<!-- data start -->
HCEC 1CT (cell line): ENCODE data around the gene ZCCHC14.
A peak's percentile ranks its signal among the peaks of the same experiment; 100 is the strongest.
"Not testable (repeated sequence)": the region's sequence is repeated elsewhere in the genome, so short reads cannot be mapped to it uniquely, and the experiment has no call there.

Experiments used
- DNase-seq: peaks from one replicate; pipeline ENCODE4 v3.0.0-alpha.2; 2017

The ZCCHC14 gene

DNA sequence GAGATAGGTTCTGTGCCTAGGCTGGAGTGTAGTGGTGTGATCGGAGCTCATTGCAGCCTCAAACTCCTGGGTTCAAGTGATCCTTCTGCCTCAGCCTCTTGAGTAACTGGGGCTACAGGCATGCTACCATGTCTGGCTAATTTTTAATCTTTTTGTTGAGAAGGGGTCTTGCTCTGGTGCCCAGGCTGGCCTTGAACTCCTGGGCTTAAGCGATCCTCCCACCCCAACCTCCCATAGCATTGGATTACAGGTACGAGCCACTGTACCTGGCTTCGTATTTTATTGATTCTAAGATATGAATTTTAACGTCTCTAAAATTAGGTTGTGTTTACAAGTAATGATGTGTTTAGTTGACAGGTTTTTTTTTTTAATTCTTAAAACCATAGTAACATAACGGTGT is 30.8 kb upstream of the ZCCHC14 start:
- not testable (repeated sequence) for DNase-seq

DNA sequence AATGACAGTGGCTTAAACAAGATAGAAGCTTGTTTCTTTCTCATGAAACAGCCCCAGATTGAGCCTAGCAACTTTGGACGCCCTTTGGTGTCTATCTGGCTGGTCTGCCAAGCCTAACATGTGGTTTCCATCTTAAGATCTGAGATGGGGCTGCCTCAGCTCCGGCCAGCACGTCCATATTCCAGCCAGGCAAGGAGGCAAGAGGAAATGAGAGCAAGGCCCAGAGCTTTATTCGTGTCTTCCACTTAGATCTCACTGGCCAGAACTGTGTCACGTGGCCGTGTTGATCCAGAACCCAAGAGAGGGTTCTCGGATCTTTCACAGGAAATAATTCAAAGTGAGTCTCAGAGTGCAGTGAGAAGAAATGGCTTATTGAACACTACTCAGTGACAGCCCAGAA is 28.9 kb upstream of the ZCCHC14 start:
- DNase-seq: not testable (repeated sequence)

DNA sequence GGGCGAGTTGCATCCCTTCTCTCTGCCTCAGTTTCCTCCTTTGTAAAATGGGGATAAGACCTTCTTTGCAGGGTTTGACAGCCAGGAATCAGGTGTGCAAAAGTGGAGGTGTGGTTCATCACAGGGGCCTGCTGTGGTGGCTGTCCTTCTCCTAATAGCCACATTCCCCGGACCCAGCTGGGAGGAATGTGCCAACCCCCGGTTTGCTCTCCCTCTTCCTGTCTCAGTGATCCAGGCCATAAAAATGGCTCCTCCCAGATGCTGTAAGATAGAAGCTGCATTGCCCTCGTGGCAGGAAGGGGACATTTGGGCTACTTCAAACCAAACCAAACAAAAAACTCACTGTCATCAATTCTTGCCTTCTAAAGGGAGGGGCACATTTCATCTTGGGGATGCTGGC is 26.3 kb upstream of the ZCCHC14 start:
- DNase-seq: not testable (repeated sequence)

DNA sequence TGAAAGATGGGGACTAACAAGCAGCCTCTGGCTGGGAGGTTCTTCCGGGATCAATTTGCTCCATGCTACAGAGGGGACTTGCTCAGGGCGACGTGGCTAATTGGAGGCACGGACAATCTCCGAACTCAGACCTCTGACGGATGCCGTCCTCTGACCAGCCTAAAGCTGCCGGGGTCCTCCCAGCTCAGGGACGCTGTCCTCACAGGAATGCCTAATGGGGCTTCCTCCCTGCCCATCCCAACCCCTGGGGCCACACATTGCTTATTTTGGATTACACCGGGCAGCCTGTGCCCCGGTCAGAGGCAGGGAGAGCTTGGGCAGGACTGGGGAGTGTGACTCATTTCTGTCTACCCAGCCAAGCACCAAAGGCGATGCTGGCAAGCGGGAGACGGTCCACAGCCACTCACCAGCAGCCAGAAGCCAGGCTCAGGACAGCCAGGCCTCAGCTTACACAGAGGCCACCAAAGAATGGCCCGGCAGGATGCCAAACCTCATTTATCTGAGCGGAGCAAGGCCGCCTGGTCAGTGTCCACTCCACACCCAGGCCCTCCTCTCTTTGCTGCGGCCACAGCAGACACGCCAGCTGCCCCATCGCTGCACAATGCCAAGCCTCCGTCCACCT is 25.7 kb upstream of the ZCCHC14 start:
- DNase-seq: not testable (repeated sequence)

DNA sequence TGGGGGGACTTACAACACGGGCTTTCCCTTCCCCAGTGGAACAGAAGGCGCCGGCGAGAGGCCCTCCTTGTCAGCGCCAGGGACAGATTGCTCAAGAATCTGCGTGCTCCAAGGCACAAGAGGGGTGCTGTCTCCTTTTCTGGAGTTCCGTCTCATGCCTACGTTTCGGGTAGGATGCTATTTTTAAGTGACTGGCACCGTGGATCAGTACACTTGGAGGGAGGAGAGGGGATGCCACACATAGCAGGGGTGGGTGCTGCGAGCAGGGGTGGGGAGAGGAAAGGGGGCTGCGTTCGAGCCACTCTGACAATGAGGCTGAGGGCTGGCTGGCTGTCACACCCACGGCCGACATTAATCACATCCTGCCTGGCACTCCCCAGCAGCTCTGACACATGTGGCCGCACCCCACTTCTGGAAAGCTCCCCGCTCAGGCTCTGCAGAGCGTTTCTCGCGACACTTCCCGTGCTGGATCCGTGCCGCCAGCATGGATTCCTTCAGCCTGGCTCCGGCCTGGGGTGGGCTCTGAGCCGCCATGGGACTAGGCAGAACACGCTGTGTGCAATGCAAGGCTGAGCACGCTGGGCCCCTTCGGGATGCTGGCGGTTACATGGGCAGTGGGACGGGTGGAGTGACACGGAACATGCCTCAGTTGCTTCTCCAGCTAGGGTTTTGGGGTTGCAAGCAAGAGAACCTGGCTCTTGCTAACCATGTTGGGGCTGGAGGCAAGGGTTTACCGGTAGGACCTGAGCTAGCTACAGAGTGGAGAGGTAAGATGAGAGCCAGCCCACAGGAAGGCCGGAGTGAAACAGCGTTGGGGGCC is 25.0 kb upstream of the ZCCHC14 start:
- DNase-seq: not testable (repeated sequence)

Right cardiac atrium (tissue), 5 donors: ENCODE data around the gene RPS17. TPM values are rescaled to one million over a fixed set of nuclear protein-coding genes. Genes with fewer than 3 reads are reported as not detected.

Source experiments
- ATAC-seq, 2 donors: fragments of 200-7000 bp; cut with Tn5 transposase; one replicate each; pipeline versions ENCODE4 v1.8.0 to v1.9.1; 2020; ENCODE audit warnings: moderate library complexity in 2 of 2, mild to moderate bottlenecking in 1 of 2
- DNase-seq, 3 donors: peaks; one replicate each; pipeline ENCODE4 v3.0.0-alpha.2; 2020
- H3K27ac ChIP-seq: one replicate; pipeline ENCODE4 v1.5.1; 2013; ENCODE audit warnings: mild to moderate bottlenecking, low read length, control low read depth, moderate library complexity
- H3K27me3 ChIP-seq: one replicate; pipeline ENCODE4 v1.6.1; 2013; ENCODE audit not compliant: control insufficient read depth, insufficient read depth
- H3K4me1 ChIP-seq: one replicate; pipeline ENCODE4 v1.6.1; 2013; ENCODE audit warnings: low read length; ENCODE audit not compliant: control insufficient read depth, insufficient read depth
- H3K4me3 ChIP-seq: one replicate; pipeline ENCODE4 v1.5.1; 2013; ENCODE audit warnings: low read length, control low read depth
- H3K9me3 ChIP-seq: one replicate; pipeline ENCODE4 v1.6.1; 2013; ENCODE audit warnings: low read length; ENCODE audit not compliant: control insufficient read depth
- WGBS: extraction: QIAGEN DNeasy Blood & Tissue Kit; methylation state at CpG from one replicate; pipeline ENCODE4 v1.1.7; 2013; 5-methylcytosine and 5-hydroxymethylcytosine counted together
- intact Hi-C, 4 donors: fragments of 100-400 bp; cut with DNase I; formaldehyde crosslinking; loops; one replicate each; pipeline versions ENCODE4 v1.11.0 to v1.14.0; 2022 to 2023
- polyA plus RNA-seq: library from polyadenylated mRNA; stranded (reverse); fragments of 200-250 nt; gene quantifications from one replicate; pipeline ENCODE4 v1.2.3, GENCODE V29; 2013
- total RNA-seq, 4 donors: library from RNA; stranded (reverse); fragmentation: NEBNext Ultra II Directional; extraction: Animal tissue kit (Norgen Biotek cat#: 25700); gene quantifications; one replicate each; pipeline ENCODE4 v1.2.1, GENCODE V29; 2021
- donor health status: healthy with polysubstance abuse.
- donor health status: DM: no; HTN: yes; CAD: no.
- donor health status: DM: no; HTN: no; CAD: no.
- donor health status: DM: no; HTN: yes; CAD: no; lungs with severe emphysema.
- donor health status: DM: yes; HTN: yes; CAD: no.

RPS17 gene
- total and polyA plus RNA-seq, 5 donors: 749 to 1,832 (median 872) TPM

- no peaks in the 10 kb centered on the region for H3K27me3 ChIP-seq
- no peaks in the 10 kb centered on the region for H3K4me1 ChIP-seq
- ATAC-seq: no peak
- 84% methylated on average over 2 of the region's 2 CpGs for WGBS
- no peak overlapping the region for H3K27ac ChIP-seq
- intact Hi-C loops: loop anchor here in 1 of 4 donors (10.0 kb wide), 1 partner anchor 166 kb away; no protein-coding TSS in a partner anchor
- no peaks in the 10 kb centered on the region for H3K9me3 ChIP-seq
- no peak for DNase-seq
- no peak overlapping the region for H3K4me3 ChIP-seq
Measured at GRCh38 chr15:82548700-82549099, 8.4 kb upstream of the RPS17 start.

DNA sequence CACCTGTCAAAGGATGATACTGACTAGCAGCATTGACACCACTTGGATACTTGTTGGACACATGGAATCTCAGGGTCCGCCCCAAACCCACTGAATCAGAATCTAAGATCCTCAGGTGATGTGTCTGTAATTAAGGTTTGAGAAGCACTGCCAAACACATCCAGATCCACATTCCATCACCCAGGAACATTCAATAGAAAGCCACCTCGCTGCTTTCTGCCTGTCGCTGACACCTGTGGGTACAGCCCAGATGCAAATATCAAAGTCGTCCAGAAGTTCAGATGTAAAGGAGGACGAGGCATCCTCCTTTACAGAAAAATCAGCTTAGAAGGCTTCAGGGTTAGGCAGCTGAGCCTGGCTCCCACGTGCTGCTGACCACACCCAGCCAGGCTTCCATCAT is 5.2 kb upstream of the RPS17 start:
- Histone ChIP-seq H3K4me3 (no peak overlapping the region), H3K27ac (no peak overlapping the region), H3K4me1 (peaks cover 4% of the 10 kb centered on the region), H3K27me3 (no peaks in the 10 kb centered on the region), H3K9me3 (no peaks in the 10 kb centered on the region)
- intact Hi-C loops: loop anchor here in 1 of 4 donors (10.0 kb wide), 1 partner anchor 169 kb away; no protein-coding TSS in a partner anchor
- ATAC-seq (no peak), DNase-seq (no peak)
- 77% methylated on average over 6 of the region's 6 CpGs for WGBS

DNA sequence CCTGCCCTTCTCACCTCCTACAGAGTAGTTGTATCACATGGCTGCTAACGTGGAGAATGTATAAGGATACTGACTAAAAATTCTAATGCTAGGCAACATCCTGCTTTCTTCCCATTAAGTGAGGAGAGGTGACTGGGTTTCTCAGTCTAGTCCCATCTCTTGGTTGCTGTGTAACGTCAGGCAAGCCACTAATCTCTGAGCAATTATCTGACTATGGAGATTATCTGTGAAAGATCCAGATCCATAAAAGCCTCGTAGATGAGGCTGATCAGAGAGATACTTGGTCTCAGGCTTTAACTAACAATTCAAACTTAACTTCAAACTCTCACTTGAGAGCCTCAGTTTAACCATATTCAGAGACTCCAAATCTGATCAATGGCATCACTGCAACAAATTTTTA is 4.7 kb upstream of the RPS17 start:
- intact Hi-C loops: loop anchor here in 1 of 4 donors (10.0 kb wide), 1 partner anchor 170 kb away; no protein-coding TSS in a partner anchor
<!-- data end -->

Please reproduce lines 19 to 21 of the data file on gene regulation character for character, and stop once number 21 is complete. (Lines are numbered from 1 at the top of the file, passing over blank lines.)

- ATAC-seq, 2 donors: fragments of 200-7000 bp; cut with Tn5 transposase; one replicate each; pipeline versions ENCODE4 v1.8.0 to v1.9.1; 2020; ENCODE audit warnings: moderate library complexity in 2 of 2, mild to moderate bottlenecking in 1 of 2
- DNase-seq, 3 donors: peaks; one replicate each; pipeline ENCODE4 v3.0.0-alpha.2; 2020
- H3K27ac ChIP-seq: one replicate; pipeline ENCODE4 v1.5.1; 2013; ENCODE audit warnings: mild to moderate bottlenecking, low read length, control low read depth, moderate library complexity